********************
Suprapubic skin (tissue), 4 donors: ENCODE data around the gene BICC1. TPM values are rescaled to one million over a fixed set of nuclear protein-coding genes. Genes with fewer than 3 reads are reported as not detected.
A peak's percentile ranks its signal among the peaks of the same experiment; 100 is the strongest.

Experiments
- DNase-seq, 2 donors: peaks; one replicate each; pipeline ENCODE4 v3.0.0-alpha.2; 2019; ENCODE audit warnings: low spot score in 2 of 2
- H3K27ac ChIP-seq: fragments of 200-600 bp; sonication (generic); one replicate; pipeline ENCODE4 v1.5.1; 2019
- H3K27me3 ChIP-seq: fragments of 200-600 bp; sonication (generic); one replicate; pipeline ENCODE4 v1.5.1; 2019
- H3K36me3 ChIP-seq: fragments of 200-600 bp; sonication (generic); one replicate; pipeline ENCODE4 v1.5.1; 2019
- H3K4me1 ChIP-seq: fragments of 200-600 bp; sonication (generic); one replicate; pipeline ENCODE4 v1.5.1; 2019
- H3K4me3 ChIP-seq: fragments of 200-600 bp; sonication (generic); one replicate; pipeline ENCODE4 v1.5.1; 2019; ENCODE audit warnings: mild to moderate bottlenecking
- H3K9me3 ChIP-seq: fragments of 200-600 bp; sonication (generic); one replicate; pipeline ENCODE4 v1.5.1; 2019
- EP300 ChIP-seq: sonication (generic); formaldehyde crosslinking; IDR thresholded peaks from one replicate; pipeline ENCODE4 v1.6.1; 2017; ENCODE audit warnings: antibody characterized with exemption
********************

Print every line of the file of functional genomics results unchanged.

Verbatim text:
Suprapubic skin (tissue), 4 donors: ENCODE data around the gene BICC1. TPM values are rescaled to one million over a fixed set of nuclear protein-coding genes. Genes with fewer than 3 reads are reported as not detected.
A peak's percentile ranks its signal among the peaks of the same experiment; 100 is the strongest.

Experiments
- DNase-seq, 2 donors: peaks; one replicate each; pipeline ENCODE4 v3.0.0-alpha.2; 2019; ENCODE audit warnings: low spot score in 2 of 2
- H3K27ac ChIP-seq: fragments of 200-600 bp; sonication (generic); one replicate; pipeline ENCODE4 v1.5.1; 2019
- H3K27me3 ChIP-seq: fragments of 200-600 bp; sonication (generic); one replicate; pipeline ENCODE4 v1.5.1; 2019
- H3K36me3 ChIP-seq: fragments of 200-600 bp; sonication (generic); one replicate; pipeline ENCODE4 v1.5.1; 2019
- H3K4me1 ChIP-seq: fragments of 200-600 bp; sonication (generic); one replicate; pipeline ENCODE4 v1.5.1; 2019
- H3K4me3 ChIP-seq: fragments of 200-600 bp; sonication (generic); one replicate; pipeline ENCODE4 v1.5.1; 2019; ENCODE audit warnings: mild to moderate bottlenecking
- H3K9me3 ChIP-seq: fragments of 200-600 bp; sonication (generic); one replicate; pipeline ENCODE4 v1.5.1; 2019
- EP300 ChIP-seq: sonication (generic); formaldehyde crosslinking; IDR thresholded peaks from one replicate; pipeline ENCODE4 v1.6.1; 2017; ENCODE audit warnings: antibody characterized with exemption